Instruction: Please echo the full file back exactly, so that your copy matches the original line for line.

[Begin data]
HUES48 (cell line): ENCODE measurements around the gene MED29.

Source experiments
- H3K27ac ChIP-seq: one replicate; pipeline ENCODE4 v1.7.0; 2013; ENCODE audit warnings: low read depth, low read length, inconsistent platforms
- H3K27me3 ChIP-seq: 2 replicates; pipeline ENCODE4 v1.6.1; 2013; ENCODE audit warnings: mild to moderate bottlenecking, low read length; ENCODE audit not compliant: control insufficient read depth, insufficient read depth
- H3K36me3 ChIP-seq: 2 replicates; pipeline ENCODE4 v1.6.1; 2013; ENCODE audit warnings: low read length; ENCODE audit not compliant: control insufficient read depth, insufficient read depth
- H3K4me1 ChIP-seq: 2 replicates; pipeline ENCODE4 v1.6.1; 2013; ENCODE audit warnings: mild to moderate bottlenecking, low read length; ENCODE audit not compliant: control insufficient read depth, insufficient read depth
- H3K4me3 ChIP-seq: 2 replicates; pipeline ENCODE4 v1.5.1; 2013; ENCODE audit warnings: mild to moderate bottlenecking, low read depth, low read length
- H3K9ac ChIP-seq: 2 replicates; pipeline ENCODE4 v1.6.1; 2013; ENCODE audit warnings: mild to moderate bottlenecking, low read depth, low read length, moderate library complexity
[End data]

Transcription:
HUES48 (cell line): ENCODE measurements around the gene MED29.

Source experiments
- H3K27ac ChIP-seq: one replicate; pipeline ENCODE4 v1.7.0; 2013; ENCODE audit warnings: low read depth, low read length, inconsistent platforms
- H3K27me3 ChIP-seq: 2 replicates; pipeline ENCODE4 v1.6.1; 2013; ENCODE audit warnings: mild to moderate bottlenecking, low read length; ENCODE audit not compliant: control insufficient read depth, insufficient read depth
- H3K36me3 ChIP-seq: 2 replicates; pipeline ENCODE4 v1.6.1; 2013; ENCODE audit warnings: low read length; ENCODE audit not compliant: control insufficient read depth, insufficient read depth
- H3K4me1 ChIP-seq: 2 replicates; pipeline ENCODE4 v1.6.1; 2013; ENCODE audit warnings: mild to moderate bottlenecking, low read length; ENCODE audit not compliant: control insufficient read depth, insufficient read depth
- H3K4me3 ChIP-seq: 2 replicates; pipeline ENCODE4 v1.5.1; 2013; ENCODE audit warnings: mild to moderate bottlenecking, low read depth, low read length
- H3K9ac ChIP-seq: 2 replicates; pipeline ENCODE4 v1.6.1; 2013; ENCODE audit warnings: mild to moderate bottlenecking, low read depth, low read length, moderate library complexity